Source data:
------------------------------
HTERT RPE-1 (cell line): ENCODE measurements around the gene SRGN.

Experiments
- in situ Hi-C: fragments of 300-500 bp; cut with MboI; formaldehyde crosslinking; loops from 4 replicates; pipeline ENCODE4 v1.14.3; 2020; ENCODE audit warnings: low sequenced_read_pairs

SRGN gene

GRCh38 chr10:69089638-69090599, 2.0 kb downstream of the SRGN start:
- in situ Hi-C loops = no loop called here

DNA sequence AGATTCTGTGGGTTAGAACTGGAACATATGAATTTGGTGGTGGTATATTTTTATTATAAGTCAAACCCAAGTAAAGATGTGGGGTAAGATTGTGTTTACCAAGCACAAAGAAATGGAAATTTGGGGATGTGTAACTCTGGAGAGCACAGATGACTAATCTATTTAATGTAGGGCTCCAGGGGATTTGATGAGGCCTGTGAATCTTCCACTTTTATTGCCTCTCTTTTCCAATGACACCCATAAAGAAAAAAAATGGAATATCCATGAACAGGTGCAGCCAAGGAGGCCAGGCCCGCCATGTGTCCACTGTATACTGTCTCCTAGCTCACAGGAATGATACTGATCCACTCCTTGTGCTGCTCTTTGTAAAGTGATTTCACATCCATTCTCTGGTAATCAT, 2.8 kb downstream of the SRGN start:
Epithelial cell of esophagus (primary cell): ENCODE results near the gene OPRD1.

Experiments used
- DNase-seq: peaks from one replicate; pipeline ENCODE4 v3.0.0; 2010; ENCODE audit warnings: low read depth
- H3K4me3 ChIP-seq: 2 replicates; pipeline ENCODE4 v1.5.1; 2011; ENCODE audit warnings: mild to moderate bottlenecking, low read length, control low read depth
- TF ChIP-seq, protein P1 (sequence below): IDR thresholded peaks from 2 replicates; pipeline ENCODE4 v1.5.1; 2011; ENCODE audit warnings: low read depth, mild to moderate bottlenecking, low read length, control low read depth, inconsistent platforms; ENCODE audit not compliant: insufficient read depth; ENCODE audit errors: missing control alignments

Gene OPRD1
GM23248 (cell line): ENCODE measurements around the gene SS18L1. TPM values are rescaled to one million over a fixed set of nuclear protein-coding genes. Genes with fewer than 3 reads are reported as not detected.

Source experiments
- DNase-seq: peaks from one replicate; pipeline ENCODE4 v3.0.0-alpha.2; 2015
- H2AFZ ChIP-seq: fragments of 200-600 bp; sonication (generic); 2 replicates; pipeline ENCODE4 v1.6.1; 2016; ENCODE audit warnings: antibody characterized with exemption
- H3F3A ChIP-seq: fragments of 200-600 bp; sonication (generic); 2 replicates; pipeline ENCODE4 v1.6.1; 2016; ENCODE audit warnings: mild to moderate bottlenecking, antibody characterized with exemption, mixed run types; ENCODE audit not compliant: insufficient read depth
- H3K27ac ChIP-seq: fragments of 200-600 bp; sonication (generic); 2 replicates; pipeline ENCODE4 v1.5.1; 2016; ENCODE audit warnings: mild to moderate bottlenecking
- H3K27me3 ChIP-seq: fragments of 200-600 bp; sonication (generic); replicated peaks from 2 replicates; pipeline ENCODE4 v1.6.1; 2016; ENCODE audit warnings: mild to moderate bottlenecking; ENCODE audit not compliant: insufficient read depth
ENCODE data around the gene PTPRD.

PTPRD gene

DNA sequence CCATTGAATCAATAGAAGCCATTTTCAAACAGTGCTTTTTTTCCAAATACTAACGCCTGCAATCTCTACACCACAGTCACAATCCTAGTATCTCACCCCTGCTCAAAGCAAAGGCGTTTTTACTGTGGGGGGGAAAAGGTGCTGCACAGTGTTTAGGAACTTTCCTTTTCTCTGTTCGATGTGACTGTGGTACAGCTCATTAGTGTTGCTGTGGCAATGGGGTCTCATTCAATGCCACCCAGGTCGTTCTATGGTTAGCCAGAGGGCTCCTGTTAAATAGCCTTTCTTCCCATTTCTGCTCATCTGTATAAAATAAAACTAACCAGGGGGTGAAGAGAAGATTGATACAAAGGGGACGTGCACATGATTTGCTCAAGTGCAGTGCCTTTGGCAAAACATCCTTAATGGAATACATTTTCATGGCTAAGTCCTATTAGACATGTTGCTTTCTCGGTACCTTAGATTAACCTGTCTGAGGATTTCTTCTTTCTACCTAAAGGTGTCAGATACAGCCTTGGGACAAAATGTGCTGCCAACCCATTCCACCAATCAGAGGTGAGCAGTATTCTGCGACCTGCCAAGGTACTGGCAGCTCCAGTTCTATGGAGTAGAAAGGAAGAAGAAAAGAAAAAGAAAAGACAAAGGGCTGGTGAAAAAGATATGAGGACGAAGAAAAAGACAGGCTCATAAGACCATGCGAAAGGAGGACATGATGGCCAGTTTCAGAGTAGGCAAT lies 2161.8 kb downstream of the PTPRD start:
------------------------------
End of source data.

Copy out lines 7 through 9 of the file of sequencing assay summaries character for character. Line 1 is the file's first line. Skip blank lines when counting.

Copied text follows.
DNA sequence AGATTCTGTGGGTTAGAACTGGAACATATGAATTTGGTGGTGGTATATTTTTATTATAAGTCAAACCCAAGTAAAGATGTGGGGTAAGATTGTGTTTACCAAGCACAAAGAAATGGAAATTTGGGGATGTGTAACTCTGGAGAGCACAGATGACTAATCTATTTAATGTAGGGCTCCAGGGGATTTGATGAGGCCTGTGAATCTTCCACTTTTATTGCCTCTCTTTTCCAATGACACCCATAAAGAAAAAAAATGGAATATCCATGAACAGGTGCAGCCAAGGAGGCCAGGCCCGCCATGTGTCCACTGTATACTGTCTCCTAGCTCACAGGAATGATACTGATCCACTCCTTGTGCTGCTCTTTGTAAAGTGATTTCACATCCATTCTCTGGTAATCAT, 2.8 kb downstream of the SRGN start:
Epithelial cell of esophagus (primary cell): ENCODE results near the gene OPRD1.

Experiments used